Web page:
Mercer County, 0., c. h. at St. Mary's. Van-
wert bounds it on the N., Dark on the S., Allen
and Shelby counties on the E., and the state of
Indiana on the W. The land is level, rich, and
fertile, and is watered by the St. Mary's and
Wabash Rivers and their branches.
Mercer, Pa., c. h. Mercer co. Near Neshan-
dock Creek. 57 miles N. by W. from Pittsburg,
and 234 W. N. W. from Harrisburg.
Mercer County, Va., c. h. at Princeton. Bound-
ed N. E. by New River, separating it from Mon-
roe co., S. E. by Giles, S. by Tazewell, and W.
and N. W. by Logan and Fayette counties.
Drained by Blue Stone and East Rivers, and
Lick Creek, all branches of New River.
Mercersburg, Pa., Montgomery township, Frank-
lin co. On a branch of Conecocheague Creek.
15 miles S. W. from Chambershurg, and 62 S.
W. from Harrisburg. Marshall College is located
here. See Colleges.
Meredith, N. H., Belknap co There is in this
town a pond adjoining Centre Harbor, about 2
miles long and 1 wide, emptying into the lake
near the village. Besides this, there are several
smaller ponds. There is probably no town in
the country more pleasantly and advantageously
situated, or of a better soil, than Meredith. The
Winnipiseogee Lake and River bound it on the
N. and E. Near the upper part of the town, the
traveller passing along the road is presented with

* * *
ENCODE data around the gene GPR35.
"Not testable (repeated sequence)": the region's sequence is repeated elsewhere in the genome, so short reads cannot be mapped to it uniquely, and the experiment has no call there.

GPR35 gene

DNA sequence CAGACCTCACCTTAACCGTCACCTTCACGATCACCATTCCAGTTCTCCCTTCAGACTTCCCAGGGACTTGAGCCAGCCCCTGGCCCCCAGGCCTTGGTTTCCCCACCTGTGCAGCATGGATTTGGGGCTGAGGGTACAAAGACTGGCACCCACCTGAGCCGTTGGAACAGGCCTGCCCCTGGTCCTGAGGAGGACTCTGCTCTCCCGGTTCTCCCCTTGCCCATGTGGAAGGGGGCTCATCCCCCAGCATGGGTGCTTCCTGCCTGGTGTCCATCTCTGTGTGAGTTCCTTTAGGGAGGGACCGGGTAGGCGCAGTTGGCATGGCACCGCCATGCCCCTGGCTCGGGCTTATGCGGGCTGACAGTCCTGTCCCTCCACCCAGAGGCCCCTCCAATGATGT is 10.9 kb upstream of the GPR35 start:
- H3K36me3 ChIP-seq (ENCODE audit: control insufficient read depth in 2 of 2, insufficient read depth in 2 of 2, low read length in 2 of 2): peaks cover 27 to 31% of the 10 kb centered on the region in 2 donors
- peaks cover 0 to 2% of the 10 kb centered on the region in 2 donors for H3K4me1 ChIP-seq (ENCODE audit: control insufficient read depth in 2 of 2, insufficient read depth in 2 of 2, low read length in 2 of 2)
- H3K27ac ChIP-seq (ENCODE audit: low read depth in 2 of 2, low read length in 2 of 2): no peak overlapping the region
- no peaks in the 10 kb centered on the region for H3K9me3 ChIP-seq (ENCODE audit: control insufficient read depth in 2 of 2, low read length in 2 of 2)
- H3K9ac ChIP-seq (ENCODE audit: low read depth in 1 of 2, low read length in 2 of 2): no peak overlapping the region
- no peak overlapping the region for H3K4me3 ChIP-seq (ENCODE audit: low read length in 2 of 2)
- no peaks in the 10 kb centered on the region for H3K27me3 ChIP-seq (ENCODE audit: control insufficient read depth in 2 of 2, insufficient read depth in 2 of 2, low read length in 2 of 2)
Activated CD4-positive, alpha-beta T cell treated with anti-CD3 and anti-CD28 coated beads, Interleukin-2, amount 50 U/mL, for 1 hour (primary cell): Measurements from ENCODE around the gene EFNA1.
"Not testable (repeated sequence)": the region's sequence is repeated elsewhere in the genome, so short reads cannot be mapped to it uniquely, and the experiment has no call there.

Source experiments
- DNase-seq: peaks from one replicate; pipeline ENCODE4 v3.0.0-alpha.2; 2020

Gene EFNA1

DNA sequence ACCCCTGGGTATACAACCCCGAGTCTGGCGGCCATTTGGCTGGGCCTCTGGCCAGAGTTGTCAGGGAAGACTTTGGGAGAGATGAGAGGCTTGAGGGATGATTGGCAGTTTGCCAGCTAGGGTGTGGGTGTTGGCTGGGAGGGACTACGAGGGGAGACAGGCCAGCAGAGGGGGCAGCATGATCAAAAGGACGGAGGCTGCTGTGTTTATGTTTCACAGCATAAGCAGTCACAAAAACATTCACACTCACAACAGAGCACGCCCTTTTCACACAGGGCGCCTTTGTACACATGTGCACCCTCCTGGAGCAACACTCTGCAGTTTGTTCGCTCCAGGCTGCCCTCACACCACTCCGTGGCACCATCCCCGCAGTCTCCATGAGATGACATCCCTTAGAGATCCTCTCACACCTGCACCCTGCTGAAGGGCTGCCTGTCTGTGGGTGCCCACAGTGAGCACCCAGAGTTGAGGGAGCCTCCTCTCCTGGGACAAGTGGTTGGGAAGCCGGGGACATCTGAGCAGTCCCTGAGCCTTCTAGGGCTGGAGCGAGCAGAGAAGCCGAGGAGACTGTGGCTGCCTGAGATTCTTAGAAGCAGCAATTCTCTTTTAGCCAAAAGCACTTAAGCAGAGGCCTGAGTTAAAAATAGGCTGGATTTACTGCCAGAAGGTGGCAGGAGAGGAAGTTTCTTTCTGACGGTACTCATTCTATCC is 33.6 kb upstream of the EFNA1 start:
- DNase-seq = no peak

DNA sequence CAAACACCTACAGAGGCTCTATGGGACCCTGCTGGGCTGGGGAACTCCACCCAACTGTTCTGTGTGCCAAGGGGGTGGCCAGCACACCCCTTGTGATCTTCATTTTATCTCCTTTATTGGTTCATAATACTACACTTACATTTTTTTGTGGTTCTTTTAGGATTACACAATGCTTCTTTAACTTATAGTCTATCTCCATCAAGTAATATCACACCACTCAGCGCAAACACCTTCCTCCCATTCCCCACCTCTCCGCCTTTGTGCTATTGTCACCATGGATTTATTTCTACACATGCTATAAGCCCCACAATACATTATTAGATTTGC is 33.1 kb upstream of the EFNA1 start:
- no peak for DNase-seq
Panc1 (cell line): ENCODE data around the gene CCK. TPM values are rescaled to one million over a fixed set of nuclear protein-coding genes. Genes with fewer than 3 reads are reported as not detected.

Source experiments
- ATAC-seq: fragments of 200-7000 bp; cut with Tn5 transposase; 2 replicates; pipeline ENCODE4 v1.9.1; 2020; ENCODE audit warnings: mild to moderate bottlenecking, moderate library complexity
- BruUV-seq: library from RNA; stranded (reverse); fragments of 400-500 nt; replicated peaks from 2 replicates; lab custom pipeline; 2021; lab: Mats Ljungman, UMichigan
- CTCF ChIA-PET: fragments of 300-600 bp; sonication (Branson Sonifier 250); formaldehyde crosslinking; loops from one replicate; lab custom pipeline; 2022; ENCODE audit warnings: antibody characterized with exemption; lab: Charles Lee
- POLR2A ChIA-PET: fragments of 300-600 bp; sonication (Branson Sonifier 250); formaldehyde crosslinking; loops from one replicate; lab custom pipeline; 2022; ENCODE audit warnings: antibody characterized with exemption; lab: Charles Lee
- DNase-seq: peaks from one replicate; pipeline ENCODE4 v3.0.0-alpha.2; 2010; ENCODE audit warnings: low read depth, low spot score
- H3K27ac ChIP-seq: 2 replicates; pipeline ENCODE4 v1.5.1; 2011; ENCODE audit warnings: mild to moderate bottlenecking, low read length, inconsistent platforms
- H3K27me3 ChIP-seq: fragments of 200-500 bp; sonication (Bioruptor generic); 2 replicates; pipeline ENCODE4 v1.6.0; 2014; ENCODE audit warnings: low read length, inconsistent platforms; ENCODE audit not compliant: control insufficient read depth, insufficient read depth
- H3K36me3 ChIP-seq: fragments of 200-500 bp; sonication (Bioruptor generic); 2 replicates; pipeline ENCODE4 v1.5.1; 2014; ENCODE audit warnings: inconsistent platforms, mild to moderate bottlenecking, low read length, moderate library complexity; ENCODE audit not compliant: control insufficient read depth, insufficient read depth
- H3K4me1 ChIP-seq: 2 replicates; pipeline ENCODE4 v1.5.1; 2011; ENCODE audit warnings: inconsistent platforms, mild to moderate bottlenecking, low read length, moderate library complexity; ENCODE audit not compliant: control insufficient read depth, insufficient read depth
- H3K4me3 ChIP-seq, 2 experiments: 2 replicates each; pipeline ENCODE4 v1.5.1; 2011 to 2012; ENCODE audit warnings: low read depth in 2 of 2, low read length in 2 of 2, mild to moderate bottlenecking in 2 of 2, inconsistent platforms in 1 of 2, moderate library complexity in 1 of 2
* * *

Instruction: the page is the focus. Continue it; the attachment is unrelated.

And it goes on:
a beautiful landscape. On the E. and S. E., the
placid Winnipiseogee, the largest lake in New
Hampshire, with its numerous islands, arrests
the eye, and bounds the circle of vision in a S.
E. direction. On the N. E., Ossipee Mountain
rises to view. On the N., the prospect is inter-
cepted by Red Hill. Meredith Bridge is a hand-
some and flourishing village, and the seat of
much business. The water power of Meredith is
immense. It is connected with the principal vil-
lage of Gilford, by a bridge over the Winnipiseo-
gee. The railroad from Concord to Montreal
passes through this town. By the Concord and
Montreal Railroad, 24 miles N. from Concord,
and 1 mile N. W. from Gilford.
Meredith Village, N. H., in Meredith, Belknap
co. At the outlet of Winnipiseogee Lake, 37
miles N. from Concord. See Meredith, N. H.
Meredith, N. Y., Delaware co. Drained by sev-
eral small tributaries of the E. branch of the
Delaware, and by Oleout Creek, a branch of the
Susquehanna River. Surface hilly; soil suitable
for grazing. 6 miles N. from Delhi, and 77 S.
W. from Albany.
Meriden, Ct., New Haven co. 17 miles N. E.
from New Haven, 17 S. W. from Hartford, on
the Quinepiac River, and the Hartford and New
Haven Railroad. Hilly, but fertile. A flourish-
ing manufacturing town, particularly of hard-
ware, of which it produces a large value and
Meriwether County, Ga., c. h. Greenville. Bound-
ed N. by Coweta co., E. by Flint River, sepa-
rating it from Pike co., S. E. by Talbot, S. W.
by Harris, and W. by Troup co. Drained E. by
branches of Flint, and W. by branches of Chat-
Merrimae County, N. H., c. h. at Concord. N.
by Grafton and Belknap counties, E. by Strafford
and Rockingham, S. by Hillsboro', and W.
by Sullivan. Its greatest length is 36 miles; its
breadth, at the broadest part, 26 miles. The
surface is uneven; the soil very fertile. The